Born in 1948, Alfred Postell was the only child of a mother who was a seamstress and a father who installed and fixed awnings. He grew up knowing what it meant to live without. He was a normal boy, says his mother, Ruth Priest, but always focused and motivated.
He wanted more than what his parents had. So after graduating from the District’s Coolidge High School, he juggled a day job while working his way through an associate’s degree at Strayer College. Achievement fed achievement. He passed the CPA exam and took a job as the audit manager at an accounting firm, Lucas and Tucker, where he said he pulled in an annual salary of more than $50,000 - big money back then. But Postell wasn’t done. He went to the University of Maryland for a degree in economics. Then, even before he’d graduated, he clacked off an application to Harvard Law - and was
Scrolling through the 1979 Harvard Law School yearbook online is an exercise not unlike watching a segment of “Before They Were Famous.” There’s moppy-haired John Roberts before he was U.S. Chief Justice. There’s grinning Ray Anderson, who went on to become the NFL’s executive vice president of football operations. And there’s Alfred Postell.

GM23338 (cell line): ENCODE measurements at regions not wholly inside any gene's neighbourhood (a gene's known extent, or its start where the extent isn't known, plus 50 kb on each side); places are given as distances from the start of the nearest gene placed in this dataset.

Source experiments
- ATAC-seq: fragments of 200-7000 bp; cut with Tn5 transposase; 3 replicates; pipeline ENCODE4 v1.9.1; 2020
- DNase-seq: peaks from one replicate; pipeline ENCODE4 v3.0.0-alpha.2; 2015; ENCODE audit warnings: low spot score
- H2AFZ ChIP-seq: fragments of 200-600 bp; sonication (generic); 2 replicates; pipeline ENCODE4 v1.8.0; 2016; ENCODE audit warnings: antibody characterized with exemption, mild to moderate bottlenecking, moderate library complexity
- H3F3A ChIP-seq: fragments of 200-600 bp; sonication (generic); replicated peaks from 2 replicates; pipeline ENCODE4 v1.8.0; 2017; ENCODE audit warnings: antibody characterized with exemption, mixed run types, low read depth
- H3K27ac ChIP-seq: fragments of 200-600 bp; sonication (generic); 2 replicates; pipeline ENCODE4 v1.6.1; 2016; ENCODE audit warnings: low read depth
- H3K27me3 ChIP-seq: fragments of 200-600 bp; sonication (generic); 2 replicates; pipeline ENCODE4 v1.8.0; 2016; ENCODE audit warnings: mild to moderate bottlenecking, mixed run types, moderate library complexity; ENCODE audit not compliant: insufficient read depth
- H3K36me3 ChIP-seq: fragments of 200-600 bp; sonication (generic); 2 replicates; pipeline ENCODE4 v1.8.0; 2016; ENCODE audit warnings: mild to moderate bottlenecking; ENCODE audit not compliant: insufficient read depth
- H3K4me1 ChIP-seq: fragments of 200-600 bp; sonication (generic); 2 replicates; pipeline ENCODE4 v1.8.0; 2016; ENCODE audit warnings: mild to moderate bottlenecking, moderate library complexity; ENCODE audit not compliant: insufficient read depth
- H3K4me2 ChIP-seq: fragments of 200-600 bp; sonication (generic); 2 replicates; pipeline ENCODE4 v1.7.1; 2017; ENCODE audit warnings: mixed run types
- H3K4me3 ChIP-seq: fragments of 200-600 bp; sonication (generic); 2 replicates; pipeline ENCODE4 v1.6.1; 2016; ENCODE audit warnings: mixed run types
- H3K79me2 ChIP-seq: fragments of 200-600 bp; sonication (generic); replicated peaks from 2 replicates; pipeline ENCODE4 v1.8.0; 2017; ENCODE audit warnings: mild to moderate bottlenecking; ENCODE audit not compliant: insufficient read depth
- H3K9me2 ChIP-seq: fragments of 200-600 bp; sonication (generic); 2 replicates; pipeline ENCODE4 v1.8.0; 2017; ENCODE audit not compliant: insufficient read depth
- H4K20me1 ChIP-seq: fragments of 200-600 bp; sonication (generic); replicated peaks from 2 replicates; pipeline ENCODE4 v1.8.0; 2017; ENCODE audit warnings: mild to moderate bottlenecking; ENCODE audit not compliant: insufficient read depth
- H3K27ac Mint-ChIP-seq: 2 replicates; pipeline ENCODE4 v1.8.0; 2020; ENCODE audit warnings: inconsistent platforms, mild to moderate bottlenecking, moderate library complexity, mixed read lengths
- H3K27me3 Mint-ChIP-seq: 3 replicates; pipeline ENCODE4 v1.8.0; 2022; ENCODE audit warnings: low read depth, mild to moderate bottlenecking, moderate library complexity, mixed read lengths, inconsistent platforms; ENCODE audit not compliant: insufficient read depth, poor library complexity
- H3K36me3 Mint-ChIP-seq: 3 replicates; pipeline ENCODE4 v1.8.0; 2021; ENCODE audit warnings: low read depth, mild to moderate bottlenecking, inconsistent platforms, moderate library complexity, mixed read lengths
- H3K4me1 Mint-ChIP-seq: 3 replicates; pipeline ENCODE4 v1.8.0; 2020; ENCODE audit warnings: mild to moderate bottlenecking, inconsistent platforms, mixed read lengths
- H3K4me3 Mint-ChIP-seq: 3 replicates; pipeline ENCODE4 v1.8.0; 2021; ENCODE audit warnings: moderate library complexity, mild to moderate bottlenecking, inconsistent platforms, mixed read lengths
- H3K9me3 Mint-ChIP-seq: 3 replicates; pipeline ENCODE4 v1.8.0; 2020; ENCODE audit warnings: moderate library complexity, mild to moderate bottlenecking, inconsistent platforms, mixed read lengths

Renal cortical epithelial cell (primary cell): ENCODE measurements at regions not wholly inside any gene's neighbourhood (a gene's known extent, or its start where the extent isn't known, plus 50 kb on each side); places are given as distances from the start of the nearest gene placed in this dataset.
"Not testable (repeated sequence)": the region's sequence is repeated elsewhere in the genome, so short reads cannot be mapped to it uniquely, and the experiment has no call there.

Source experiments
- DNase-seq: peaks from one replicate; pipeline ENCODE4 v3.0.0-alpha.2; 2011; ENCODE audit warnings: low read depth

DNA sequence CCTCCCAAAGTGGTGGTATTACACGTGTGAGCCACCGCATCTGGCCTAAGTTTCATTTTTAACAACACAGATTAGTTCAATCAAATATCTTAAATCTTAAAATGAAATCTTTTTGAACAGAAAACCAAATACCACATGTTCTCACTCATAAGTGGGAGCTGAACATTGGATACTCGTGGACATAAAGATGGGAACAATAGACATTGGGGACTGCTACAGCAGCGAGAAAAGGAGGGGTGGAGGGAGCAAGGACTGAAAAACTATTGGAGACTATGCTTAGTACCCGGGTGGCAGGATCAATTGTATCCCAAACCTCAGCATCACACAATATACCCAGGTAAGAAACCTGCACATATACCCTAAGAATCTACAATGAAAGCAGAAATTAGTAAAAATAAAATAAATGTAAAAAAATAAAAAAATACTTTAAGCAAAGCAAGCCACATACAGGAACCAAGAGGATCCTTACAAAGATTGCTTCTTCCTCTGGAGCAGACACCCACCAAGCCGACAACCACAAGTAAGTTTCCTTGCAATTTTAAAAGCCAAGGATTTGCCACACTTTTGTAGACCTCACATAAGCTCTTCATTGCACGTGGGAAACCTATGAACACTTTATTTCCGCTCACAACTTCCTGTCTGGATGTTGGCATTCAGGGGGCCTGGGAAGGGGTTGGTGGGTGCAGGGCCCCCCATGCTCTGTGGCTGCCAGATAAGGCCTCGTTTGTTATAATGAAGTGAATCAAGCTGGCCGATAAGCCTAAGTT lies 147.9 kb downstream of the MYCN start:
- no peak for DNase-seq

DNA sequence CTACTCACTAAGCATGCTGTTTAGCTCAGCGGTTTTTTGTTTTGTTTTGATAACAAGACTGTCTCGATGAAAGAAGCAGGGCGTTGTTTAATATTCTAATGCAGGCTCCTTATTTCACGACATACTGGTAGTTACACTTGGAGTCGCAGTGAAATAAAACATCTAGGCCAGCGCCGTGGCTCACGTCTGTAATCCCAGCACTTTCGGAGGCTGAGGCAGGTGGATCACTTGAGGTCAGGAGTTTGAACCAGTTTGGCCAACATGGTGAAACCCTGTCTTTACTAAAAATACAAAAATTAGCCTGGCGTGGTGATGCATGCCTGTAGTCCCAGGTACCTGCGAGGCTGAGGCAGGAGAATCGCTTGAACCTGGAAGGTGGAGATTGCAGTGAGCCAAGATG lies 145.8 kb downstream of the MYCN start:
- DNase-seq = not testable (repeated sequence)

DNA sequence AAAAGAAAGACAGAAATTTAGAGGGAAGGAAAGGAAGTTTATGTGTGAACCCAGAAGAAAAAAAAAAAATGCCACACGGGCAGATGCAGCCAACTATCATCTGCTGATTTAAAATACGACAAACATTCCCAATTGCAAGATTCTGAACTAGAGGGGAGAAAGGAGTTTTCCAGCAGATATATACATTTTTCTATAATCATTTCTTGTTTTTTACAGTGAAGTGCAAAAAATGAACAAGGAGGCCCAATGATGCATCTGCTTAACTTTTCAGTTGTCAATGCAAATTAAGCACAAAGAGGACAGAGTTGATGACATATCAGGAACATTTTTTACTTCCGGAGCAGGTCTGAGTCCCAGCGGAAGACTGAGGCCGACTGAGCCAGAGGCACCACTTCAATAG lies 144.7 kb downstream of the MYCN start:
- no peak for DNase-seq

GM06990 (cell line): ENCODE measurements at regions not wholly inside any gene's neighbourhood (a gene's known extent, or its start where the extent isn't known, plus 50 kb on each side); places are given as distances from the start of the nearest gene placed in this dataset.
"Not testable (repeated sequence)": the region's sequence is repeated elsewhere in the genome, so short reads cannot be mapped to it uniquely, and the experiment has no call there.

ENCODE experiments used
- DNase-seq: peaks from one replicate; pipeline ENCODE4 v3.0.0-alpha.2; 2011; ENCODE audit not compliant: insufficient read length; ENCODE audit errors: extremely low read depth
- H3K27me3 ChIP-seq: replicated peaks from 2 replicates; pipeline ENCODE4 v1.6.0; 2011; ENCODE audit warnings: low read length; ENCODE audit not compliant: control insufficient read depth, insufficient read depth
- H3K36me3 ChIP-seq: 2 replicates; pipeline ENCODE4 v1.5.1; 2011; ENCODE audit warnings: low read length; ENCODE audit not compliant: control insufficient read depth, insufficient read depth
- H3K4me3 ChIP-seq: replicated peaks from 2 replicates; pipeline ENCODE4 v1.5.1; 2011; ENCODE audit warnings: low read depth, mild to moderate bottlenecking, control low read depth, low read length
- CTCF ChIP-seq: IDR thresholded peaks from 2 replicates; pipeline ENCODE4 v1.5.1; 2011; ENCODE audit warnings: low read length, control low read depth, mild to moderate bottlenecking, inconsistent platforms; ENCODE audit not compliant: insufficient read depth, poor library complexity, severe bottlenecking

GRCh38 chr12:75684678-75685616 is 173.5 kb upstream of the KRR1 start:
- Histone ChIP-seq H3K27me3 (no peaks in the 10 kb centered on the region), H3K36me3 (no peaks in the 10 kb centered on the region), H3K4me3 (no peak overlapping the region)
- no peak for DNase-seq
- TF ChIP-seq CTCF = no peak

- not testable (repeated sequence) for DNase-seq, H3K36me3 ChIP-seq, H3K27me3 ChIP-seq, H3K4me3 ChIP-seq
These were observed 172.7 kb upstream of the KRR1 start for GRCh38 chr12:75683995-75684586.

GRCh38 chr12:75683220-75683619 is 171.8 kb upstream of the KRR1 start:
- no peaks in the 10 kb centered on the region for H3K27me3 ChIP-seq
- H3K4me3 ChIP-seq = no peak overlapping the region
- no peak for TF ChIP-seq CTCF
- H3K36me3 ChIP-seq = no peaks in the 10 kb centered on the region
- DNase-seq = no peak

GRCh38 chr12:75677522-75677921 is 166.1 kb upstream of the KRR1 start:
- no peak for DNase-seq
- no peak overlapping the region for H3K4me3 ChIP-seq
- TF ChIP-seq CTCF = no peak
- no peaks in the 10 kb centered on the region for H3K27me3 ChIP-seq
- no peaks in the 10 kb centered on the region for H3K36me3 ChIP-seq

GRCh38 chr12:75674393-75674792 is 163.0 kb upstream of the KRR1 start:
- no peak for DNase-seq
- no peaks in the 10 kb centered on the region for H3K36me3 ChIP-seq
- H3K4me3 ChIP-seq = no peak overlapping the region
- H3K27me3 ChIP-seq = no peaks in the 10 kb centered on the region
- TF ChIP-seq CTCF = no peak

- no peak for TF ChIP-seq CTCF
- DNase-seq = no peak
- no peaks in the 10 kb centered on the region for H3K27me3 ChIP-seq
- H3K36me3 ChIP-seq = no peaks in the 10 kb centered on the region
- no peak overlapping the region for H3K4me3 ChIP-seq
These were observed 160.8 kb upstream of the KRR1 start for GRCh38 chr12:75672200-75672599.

He’s 31, older than the others, wears a neatly trimmed mustache and has a receding hairline. He bears the look of a man who has already had success in life. And expects much more to follow.
That few remember what happened to Postell perhaps betrays the illness that seized him. Schizophrenia creeps. Some people, especially those as accomplished as Postell, can hide their symptoms for months. As the victim withdraws from social and work life, plunging into isolation, relatives, friends and co-workers may not notice anything amiss. Then there’s a snap. Psychologists refer to this moment as a“psychotic break” or a “first break.” It’s when a victim’s grip on reality finally ruptures, cleaving their lives into two clear categories: before and after.
But the speed can leave families grasping for answers.
His mother can’t explain what happened. A darkness one day fell over her son, Priest says. He kept talking about getting arrested. He thought the police were after him. Then he had a bad breakup with a woman he loved. Shortly afterward, Postell had his psychotic break.
75% of homelessness is the result of loss of employment, workplace injury, change to family status (ie divorce or death) and health issues including mental health.